Edwin H. Friedman once said that “the colossal misunderstanding of our time is the assumption that insight will work with people who are unmotivated to change. Communication does not depend on syntax, or eloquence, or rhetoric, or articulation but on the emotional context in which the message is being heard. People can only hear you when they are moving toward you, and they are not likely to when your words are pursuing them. Even the choices words lose their power when they are used to overpower. Attitudes are the real figures of speech.”

This is a quote you must’ve come across in those last few pages of Mumbai Mirror on more than one occasion. I have. And I’m not even a regular reader. I am however, a regular subscriber. Which is my point exactly. Mumbai Mirror is not a newspaper. It’s a tabloid. The editorial page is one sixteenth the size of the editorial of a regular newspaper. It’s usually worth reading, particularly Gautam Patel’s article that I actually happen to wait for. The other writers are pretty good too. But it’s appalling if Mumbai Mirror is your only source of daily information and opinions. Once again, I’d like to clarify that I quite like Mumbai Mirror. It’s short and to the point. And entertaining. But it’s also SHORT AND TO THE POINT. I realize that those who do in fact read Mumbai Mirror are actually several notches above those who don’t even bother to read a newspaper at all, thus relying solely on our News channels. The incorrigible Hindi ones and the English ones that sail in the same boat steered by Arnab Goswami and Barkha Dutt, our profound scholars of journalism. While I lack Goswami’s gusto to put my point across, I’ve done my share of unofficial research on the subject. Very few students of my age group read newspapers regularly. Most of them were in complete support of the Lokpal bill and yet few actually knew what it contained. Rather shockingly, most of them will appear for several entrance exams soon that will probably have a passage or two directly lifted from a newspaper. And I can bet my vital organs on it that it won’t be from Mumbai Mirror.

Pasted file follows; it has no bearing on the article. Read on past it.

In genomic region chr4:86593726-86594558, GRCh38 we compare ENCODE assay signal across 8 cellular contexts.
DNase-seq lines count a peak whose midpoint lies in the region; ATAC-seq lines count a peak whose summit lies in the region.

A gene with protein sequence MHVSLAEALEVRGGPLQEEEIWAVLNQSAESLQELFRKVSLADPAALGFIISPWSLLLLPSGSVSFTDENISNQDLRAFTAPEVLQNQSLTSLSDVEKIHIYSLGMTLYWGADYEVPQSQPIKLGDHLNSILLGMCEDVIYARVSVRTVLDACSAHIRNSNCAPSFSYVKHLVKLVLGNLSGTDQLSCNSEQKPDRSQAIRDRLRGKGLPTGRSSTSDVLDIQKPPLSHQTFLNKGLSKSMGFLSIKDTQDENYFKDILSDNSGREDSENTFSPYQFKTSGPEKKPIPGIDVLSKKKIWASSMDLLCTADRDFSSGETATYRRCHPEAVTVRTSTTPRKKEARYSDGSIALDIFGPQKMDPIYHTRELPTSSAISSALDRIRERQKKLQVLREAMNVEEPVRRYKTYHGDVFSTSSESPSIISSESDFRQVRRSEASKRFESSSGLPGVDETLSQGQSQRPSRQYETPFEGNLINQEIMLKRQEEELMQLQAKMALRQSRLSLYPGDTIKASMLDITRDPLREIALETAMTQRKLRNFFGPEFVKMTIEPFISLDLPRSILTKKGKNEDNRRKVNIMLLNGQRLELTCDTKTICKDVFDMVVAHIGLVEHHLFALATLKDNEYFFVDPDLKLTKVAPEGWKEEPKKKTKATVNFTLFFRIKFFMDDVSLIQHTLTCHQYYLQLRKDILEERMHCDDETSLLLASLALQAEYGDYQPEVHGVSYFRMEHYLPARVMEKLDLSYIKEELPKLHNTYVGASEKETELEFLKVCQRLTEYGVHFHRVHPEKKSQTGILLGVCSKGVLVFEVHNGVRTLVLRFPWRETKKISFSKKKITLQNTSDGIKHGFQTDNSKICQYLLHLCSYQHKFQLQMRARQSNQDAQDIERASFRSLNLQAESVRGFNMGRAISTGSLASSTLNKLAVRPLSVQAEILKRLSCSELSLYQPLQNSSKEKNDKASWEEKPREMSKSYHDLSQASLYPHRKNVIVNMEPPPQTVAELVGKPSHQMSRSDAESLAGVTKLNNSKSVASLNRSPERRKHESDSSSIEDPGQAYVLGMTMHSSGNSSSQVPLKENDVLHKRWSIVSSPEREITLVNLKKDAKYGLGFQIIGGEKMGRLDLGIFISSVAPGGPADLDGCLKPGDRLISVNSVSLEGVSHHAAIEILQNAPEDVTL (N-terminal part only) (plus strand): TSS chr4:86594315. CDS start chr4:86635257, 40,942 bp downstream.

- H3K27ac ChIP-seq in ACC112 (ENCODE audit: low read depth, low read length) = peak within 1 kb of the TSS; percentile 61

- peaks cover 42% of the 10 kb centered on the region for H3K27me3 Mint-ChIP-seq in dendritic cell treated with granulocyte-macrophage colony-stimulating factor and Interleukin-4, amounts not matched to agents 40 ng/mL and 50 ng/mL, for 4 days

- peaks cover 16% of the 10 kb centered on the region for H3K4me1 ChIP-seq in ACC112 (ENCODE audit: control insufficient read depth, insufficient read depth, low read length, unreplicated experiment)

“People who read the tabloids deserve to be lied to.” – Jerry Seinfeld